International Mergers and Acquisitions Activity Since 1990

International Mergers and Acquisitions Activity Since 1990, 1st Edition

International Mergers and Acquisitions Activity Since 1990, 1st Edition,Greg Gregoriou,Luc Renneboog,ISBN9780750682893


Academic Press




Leading researchers from around the world present quantitative research on the latest wave of M&A activity

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Key Features

*A selection of the best and latest quantitative research on M&A activity worldwide
*Impressive collection of international authors
*Provides important insights and implications for practitioners


It is now a well-know fact that mergers and acquisitions activity comes in waves. The most recent wave, the 5th takeover wave of the 1990s, was characterized by an unprecedented number of corporate restructurings in terms of mergers and acquisitions (M&As), public-to-private transactions, spin-offs and divestitures, and leveraged recapitalizations. Following the collapse of the stock market in March 2000, M&A activity slumped dramatically, but this pause ended in the second half of 2004 when takeover deals occurred again quite frequently. Indeed, some observers wonder whether the 6th takeover wave has started. The takeover wave in the 1990s was particularly remarkable in terms of size and geographical dispersion. For the first time, Continental European firms were as eager to participate as their US and UK counterparts, and M&A activity in Europe hit levels similar to those experienced in the US. Due to its financial impact and the unprecedented activity in Continental Europe, the 5th takeover wave of the 1990s and recent takeover activity (in biotech, utilities, pharmaceuticals) have triggered a great deal of interesting academic research. This volume brings together a selection of insightful papers. An impressive group of international authors address the following themes: takeover regulation; the cyclical pattern of the M&A markets and probable causes and effects; methods to determine the performance of success of M&A actions; cross border deals; means of payment and its effects; studies of hostile bids; high leverage takeovers and delistings.


Primary audience; academics and researchers in Finance; MBA and MScFinance students; quantitative analysts and M&A practitioners with high quantitative skills investment bankers, lawyers, etc.

Greg Gregoriou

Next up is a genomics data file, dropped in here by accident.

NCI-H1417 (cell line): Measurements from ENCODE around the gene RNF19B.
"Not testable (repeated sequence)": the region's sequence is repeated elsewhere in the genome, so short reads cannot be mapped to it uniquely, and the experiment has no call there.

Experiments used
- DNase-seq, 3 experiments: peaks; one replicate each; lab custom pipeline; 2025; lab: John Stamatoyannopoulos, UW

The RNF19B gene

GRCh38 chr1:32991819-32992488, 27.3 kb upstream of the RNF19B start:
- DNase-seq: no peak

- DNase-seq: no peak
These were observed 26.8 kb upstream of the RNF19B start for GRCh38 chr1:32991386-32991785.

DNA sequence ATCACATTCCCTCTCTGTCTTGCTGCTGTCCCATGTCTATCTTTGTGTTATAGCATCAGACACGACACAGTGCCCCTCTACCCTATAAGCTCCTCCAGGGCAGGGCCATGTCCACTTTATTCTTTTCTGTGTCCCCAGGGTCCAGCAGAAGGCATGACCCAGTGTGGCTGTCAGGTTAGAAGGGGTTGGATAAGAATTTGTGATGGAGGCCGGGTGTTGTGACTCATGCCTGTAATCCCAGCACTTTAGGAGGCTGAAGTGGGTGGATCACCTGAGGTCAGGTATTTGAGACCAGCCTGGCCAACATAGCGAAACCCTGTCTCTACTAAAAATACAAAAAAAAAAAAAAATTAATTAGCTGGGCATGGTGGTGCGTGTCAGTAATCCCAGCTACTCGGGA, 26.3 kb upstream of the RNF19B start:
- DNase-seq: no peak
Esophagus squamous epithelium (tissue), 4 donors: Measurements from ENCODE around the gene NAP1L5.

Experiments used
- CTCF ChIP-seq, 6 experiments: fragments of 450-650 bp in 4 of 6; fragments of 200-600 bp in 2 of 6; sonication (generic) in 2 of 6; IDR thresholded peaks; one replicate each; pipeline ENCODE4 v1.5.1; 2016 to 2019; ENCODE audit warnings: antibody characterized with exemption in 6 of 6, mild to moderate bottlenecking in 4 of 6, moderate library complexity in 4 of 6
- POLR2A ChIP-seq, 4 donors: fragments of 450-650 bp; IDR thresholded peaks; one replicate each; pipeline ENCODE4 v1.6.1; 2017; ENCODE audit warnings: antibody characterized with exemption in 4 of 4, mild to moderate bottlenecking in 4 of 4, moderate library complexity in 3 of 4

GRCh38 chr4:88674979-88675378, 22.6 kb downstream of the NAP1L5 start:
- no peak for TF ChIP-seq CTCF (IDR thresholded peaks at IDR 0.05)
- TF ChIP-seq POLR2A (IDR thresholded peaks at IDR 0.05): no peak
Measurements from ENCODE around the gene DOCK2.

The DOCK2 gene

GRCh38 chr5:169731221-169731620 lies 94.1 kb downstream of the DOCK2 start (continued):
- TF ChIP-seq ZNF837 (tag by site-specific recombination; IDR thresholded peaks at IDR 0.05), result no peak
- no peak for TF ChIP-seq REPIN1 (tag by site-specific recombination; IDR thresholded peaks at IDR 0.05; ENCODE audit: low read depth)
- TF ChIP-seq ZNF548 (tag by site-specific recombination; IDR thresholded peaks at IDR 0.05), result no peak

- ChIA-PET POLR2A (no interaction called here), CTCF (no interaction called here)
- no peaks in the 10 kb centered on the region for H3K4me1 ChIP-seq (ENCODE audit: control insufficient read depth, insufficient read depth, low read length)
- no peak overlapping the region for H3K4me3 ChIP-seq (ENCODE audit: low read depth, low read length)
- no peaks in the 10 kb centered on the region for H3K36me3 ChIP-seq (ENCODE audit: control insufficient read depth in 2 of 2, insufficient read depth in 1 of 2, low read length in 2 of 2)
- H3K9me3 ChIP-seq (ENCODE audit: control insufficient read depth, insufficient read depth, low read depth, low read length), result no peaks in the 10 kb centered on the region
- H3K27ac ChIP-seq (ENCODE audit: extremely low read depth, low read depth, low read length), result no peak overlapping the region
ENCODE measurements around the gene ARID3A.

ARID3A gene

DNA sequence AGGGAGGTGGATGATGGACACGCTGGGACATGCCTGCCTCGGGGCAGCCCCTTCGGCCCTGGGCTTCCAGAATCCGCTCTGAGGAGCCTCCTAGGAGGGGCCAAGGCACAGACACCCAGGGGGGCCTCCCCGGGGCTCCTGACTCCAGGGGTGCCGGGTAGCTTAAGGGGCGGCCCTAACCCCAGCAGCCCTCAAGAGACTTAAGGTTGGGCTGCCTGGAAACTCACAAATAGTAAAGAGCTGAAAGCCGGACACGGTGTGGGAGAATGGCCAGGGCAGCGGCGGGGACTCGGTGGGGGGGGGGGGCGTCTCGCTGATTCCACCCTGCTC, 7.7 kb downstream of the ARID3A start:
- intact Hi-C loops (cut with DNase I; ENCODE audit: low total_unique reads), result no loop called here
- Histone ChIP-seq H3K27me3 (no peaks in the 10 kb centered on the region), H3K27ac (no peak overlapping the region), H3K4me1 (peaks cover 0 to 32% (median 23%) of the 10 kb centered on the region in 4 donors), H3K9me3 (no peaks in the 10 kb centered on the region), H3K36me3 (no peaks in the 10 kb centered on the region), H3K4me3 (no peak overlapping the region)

A native of Montreal, Professor Greg N. Gregoriou obtained his joint Ph.D. in finance at the University of Quebec at Montreal which merges the resources of Montreal's four major universities McGill, Concordia, UQAM and HEC. Professor Gregoriou is Professor of Finance at State University of New York (Plattsburgh) and has taught a variety of finance courses such as Alternative Investments, International Finance, Money and Capital Markets, Portfolio Management, and Corporate Finance. He has also lectured at the University of Vermont, Universidad de Navarra and at the University of Quebec at Montreal. Professor Gregoriou has published 50 books, 65 refereed publications in peer-reviewed journals and 24 book chapters since his arrival at SUNY Plattsburgh in August 2003. Professor Gregoriou's books have been published by McGraw-Hill, John Wiley & Sons, Elsevier-Butterworth/Heinemann, Taylor and Francis/CRC Press, Palgrave-MacMillan and Risk Books. Four of his books have been translated into Chinese and Russian. His academic articles have appeared in well-known peer-reviewed journals such as the Review of Asset Pricing Studies, Journal of Portfolio Management, Journal of Futures Markets, European Journal of Operational Research, Annals of Operations Research, Computers and Operations Research, etc. Professor Gregoriou is the derivatives editor and editorial board member for the Journal of Asset Management as well as editorial board member for the Journal of Wealth Management, the Journal of Risk Management in Financial Institutions, Market Integrity, IEB International Journal of Finance, and the Brazilian Business Review. Professor Gregoriou's interests focus on hedge funds, funds of funds, commodity trading advisors, managed futures, venture capital and private equity. He has also been quoted several times in the New York Times, Barron's, the Financial Times of London, Le Temps (Geneva), Les Echos (Paris) and L'Observateur de Monaco. He has done consulting work for numerous clients and investment firms in Montreal. He is a part-time lecturer in finance at McGill University, an advisory member of the Markets and Services Research Centre at Edith Cowan University in Joondalup (Australia), a senior advisor to the Ferrell Asset Management Group in Singapore and a research associate with the University of Quebec at Montreal's CDP Capital Chair in Portfolio Management. He is on the advisory board of the Research Center for Operations and Productivity Management at the University of Science and Technology (Management School) in Hefei, Anhui, China.